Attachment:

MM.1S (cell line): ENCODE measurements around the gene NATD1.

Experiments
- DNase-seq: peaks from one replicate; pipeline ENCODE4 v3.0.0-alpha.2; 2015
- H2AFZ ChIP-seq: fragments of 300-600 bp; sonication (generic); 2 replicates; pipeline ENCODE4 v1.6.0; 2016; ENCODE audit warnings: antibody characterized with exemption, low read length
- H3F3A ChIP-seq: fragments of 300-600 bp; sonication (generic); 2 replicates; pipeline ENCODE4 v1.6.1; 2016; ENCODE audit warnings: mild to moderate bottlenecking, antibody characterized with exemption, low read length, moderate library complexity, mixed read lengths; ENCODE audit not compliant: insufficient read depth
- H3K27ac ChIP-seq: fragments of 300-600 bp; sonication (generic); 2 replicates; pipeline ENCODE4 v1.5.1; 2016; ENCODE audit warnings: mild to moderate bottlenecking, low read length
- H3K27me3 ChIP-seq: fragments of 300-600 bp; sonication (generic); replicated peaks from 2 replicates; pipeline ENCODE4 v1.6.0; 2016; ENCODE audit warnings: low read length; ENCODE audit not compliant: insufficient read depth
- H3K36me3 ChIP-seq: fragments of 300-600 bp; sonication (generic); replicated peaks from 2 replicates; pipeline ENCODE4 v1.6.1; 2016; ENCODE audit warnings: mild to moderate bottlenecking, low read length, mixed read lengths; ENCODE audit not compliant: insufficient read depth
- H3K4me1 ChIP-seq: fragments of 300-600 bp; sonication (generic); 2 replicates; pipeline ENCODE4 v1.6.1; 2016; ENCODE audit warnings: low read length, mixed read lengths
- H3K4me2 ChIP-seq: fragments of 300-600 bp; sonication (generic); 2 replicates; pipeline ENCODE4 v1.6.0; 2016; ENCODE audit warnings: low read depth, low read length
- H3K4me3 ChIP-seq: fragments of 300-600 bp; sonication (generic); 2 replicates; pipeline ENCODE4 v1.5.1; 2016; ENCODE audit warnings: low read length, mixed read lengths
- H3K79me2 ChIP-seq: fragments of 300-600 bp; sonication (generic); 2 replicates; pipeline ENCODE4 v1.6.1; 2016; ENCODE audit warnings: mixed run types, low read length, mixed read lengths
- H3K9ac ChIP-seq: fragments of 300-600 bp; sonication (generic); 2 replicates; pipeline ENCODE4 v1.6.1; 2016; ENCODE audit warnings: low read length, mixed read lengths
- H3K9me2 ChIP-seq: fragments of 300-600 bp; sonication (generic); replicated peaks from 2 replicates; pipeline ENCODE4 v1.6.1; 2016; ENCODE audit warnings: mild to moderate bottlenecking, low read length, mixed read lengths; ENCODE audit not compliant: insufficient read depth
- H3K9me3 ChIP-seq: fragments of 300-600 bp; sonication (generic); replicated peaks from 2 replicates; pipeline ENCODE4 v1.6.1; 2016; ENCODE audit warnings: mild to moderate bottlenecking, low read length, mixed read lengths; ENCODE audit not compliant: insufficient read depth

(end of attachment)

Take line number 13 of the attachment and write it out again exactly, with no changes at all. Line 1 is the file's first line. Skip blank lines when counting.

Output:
- H3K9ac ChIP-seq: fragments of 300-600 bp; sonication (generic); 2 replicates; pipeline ENCODE4 v1.6.1; 2016; ENCODE audit warnings: low read length, mixed read lengths